Ellis Island: Through America's Gate
Going through the US immigration for the first time was both gut-wrenching and exciting for me, a cacophony of excitement, anticipation and dread.
When I visited the immigration station of Ellis Island I remembered that moment, and I thought that the millions of immigrants that passed through its halls probably felt the same when they first landed there.
The island, which is part of New York and Jersey City, used to be the first stop of the majority of immigrants coming to America.
The immigration station was built 1892 and continued receiving the bulk of immigrants until it was closed in 1954. The restored Main Building, now housing the Ellis Island Immigration Museum, contains offices, registry rooms, dormitories, detention cells, clinics and quarantine areas that were used to process aliens coming to find a new life in the country. For the immigrants, Ellis Island became the Island of Hope and Island of Tears, as not all were admitted.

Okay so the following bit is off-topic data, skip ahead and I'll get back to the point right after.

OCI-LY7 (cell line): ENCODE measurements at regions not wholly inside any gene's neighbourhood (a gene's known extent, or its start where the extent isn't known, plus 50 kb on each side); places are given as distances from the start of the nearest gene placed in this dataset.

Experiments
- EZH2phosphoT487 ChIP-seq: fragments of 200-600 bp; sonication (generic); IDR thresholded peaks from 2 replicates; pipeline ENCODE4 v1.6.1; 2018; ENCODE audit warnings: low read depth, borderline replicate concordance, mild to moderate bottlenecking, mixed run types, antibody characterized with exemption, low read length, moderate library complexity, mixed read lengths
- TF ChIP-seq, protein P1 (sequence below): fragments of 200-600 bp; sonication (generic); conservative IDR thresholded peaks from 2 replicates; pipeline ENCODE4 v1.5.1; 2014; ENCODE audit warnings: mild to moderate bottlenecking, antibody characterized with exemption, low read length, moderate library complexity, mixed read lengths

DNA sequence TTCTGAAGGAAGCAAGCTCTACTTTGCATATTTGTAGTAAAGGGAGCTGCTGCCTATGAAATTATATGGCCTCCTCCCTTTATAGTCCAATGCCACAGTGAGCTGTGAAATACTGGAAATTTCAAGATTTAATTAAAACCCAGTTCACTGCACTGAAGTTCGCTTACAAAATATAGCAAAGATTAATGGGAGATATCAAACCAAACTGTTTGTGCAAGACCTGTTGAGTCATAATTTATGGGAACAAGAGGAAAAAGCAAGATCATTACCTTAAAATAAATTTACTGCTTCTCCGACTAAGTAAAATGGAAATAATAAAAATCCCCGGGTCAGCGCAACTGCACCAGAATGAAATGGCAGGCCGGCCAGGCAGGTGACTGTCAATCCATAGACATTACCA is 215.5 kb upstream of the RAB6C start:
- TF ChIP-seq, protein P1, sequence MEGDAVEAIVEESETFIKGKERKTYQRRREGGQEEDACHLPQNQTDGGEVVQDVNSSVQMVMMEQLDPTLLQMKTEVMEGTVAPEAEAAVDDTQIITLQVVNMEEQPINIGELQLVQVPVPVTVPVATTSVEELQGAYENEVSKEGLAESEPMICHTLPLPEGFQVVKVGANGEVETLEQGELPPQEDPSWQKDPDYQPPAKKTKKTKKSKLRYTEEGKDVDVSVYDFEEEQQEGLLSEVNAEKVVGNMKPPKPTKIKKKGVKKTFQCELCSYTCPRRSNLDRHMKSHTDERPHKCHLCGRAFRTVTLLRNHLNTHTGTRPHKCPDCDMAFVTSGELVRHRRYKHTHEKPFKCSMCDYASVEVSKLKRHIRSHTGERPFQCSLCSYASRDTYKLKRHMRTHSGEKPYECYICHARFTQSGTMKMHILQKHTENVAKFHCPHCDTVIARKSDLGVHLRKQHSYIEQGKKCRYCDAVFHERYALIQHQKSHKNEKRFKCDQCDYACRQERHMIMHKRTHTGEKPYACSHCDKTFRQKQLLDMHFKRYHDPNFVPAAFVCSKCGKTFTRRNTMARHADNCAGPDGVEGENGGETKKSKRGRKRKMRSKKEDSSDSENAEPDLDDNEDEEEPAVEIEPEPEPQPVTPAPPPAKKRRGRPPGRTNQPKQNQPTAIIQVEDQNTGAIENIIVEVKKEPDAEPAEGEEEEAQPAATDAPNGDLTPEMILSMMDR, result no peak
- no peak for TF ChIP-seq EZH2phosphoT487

The museum today displays memorabilia that pays homage to and tells the story of the millions who came to America: tickets of steerage passengers, old passports, photographs and travel documents, luggage and other possessions that they brought from their former homelands.
Along its claustrophobic halls are rooms for examining the mental health of the newcomers, quarantine areas for the sick, and detention cells for the undesirable aliens.
Also on display are posters and advertisements of clipper ships and vessels that carried them, as well as the jingoistic posters and pamphlets that the anti-immigration movement used to manipulate public sentiment against the newcomers.
Aside from the Main Building, the complex also include the American Family Immigration History Center, which holds the ships' passenger records of 22 million immigrants that passed through the port of New York and Ellis Island until 1924; the American Immigrant Wall of Honor, and the contagious disease wards and the dormitory buildings.
Useful info: Visiting Ellis Island is usually done together with the Statue of Liberty tour (which I blogged here). It can be reached via the ferries that originate from Battery Park in New York or from New Jersey. The tour is $13 per person and includes entrance to the Statue of Liberty. Tickets can be purchased online.
pics, from top: the facade of the Main Building; one of the displays inside the museum; an old passport of an immigrant who passed through Ellis Island; the Great Hall, where immigrants were processed. This post was originally published in kintoy.blogspot.com
by Kin Enriquez